Hi friends! If you're new to the publishing world (indie pub or traditional), You're likely overwhelmed with the "afterward". You've thrown up a jumbled mess onto some pages and then labored over every single word until it was absolutely correct (and then second guessed yourself a few times), and now you can't do anymore to your piece without going insane or throwing up. (*Deep breath*) Enter Editors.
Oh don't roll your eyes at me, I know. The LAST thing you want right now is someone else pouring over your work with more critiques. But, do you want a successful book or not? Because I contend that every book needs an editor. Even small e-books could use a good copyedit.
So what's the first kind of edit you should look for?.
The Content Edit
So a content edit is the very first edit you should definitely look for. Content Edits address the book as a whole, covering topics such as plot, character development, tone, and world-building. This is NOT as detailed as a line or copy edit because it looks at the main issues and not each individual line. However, it is super detailed about the overall effect of your book. After choosing an editor, this is the first edit you will receive. The main points of the story have to be fixed before the small details can be ironed out or else things become very unproductive.
The Most Valuable Review
A content edit is going to be the most valuable review of your book you can get. Reader reviews are awesome and you should get those too, but getting a content edit will give you a review by someone qualified to talk about the nitty-gritty details of your book. A reader review will give you something like this:
"I loved most of the book, but I didn't like the MC's best friend, She was mean. And the ending was disappointing"
This gives you enough to go on as far as the kind of changes you want to make, but where do you start? What about the MC's best friend is off? Dialogue? Mannerisms? Appearance? All of the above? You see, many reviewers lack the ability to zoom further in to find the micro issues behind the macro issues.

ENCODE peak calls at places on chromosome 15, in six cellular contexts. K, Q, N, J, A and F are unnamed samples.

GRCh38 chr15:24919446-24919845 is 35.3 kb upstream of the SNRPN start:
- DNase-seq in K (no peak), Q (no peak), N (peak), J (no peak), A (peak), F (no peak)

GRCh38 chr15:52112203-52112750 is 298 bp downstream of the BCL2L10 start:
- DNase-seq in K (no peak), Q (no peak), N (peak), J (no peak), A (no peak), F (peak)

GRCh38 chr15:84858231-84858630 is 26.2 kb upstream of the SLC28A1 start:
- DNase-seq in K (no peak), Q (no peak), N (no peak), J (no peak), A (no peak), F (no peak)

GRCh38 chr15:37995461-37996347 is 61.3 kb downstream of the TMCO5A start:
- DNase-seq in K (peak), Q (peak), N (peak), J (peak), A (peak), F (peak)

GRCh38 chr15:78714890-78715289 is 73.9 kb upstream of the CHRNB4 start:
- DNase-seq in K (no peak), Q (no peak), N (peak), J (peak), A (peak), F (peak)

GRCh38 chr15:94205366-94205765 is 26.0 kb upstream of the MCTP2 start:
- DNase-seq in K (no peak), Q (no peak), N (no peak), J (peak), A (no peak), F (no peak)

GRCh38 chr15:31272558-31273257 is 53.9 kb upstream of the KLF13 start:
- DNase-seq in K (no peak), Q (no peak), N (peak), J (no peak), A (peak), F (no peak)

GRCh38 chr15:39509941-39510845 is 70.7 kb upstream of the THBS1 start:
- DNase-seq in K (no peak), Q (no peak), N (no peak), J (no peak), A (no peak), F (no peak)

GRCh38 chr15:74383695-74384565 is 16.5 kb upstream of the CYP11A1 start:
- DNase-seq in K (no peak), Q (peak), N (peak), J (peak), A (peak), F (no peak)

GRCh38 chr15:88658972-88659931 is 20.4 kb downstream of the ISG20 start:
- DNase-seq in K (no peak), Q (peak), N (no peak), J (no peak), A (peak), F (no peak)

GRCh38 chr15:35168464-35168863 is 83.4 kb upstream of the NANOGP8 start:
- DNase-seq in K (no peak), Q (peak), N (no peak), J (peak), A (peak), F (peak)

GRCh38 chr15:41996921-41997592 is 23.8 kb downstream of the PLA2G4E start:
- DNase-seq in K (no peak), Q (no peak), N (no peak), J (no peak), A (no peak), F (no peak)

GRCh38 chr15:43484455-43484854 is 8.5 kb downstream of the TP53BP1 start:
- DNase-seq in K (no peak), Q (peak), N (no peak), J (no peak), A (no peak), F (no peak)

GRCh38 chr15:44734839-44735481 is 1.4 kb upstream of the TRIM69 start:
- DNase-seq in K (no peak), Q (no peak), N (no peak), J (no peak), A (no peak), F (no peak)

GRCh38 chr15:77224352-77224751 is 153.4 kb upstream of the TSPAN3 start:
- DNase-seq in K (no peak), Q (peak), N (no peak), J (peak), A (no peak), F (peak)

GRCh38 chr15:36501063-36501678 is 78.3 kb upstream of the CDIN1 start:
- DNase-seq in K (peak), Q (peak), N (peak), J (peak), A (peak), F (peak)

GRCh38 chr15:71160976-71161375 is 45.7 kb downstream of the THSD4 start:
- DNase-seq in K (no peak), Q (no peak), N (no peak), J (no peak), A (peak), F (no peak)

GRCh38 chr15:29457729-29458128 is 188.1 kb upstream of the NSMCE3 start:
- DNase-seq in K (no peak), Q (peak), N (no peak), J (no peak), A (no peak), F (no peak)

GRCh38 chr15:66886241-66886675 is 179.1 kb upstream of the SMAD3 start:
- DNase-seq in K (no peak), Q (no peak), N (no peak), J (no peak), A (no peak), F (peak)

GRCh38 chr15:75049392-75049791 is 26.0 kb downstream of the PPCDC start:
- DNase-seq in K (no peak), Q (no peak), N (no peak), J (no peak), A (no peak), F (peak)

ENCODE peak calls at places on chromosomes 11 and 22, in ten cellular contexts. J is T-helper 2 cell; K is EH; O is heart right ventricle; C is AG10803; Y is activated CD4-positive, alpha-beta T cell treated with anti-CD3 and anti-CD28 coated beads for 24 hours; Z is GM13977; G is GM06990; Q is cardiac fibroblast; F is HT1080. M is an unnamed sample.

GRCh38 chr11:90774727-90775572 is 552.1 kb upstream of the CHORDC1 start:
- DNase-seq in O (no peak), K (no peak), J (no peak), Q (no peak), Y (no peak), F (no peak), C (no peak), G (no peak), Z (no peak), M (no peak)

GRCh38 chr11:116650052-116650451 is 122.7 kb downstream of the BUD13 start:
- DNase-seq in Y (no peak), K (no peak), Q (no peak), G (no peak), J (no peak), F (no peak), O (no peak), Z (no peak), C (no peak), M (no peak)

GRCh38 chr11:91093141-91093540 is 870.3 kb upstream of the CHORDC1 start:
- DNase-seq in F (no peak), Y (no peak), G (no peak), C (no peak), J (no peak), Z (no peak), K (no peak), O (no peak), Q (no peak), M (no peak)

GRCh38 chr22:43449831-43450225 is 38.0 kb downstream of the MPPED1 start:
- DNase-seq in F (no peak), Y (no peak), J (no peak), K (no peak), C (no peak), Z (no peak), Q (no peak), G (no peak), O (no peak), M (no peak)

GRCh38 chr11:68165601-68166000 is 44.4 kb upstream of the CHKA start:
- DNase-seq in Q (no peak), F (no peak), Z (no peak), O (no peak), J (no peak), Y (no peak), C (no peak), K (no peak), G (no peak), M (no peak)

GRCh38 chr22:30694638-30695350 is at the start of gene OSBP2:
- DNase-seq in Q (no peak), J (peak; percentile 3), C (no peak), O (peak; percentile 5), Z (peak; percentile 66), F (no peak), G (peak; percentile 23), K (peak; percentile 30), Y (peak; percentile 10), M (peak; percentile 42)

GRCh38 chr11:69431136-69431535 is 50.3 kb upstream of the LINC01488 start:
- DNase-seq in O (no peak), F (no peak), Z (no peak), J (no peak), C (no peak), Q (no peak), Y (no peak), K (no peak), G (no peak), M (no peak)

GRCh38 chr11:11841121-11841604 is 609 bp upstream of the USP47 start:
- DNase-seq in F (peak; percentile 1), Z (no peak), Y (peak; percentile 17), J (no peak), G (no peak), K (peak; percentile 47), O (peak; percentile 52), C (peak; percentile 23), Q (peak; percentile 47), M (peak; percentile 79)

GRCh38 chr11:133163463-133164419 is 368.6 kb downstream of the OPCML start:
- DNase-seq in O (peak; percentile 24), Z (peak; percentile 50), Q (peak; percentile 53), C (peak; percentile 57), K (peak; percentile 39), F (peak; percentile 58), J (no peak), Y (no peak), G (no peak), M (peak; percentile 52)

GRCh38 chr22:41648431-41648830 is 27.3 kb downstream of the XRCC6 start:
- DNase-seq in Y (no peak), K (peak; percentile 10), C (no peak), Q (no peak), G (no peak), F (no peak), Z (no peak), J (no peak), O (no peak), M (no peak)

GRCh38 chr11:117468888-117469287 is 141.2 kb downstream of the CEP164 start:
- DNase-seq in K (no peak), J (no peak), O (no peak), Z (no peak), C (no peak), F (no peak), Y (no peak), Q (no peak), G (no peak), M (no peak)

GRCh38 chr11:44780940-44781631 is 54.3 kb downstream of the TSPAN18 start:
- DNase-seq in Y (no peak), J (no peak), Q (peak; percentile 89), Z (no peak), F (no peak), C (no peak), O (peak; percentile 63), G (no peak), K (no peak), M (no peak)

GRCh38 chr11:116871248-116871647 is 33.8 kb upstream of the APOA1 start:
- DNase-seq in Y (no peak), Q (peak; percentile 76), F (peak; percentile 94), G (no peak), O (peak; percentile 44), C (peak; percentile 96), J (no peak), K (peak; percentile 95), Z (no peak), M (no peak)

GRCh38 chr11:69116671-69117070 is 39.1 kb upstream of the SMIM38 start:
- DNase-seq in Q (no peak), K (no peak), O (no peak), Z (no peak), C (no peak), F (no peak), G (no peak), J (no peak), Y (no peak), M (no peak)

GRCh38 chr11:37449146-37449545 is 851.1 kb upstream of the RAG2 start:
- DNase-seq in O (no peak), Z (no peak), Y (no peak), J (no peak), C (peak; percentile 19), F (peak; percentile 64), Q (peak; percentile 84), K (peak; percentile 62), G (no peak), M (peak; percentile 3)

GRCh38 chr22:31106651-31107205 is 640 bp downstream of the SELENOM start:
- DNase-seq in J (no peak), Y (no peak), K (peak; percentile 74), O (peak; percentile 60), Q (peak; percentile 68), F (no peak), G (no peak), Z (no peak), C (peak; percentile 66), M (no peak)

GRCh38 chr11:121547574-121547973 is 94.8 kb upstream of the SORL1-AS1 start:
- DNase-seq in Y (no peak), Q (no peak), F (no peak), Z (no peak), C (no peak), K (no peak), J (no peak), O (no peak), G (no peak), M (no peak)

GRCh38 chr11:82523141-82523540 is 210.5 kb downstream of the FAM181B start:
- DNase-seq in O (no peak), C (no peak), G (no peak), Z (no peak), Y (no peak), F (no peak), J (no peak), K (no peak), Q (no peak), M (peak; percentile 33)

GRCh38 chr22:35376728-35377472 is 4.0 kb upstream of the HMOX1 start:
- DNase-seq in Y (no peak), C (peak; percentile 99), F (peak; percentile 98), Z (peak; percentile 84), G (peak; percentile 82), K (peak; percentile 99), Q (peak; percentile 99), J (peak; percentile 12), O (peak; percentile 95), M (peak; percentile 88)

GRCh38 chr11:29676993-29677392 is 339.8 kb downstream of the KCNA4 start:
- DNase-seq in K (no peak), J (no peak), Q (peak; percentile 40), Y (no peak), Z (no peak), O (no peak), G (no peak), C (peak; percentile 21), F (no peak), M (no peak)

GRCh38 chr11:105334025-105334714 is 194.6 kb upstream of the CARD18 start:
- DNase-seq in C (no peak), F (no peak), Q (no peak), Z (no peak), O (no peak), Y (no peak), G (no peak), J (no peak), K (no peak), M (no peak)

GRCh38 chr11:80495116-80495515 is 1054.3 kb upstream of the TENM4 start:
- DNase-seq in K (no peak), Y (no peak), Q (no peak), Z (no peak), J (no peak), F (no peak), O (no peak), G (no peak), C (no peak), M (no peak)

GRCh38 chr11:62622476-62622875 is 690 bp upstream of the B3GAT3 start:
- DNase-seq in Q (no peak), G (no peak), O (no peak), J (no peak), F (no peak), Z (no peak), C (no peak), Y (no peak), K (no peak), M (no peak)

A Quality Editor
A qualified editor will give you detailed and specific things to look for and fix. They may say something like this:
"Your book was truly beautiful. I am impressed with your ability to craft worlds. There are a few things to be addressed, though. The MC's best friend feels a little too cold. Readers may not sympathize with her if they don't feel some warmth from her at some point. (I have marked a few good places to add in some warmth in the text.) Also, you may consider revising the last scene. Adding in some more visual aspects to help drive the emotion behind her actions will do wonders."
It is much more detailed and helpful. Its something that calls for specific actions you can confidently go and do.
Professional edits take your book from amateur to pro. If you're serious about publishing your book, edits are a must. If you choose to indie publish, hiring a freelance editor is your best bet. More to come on how to hire editors, what they cost, and how to interview them later :) If you want to submit to publishers or agents, your best bet is to still get an edit. Its almost like a second opinion. except it will get you ready for the opinion that matters: that of your agent or publisher.
Questions? Leave a comment below!
P.S. Dream Edit Repeat offers a content edit which you can find on our products page.
Content Edits are my favorite :) so if you have any questions about your book (even the most outlandish oddball ones) feel free to shoot over an email. I'm always around.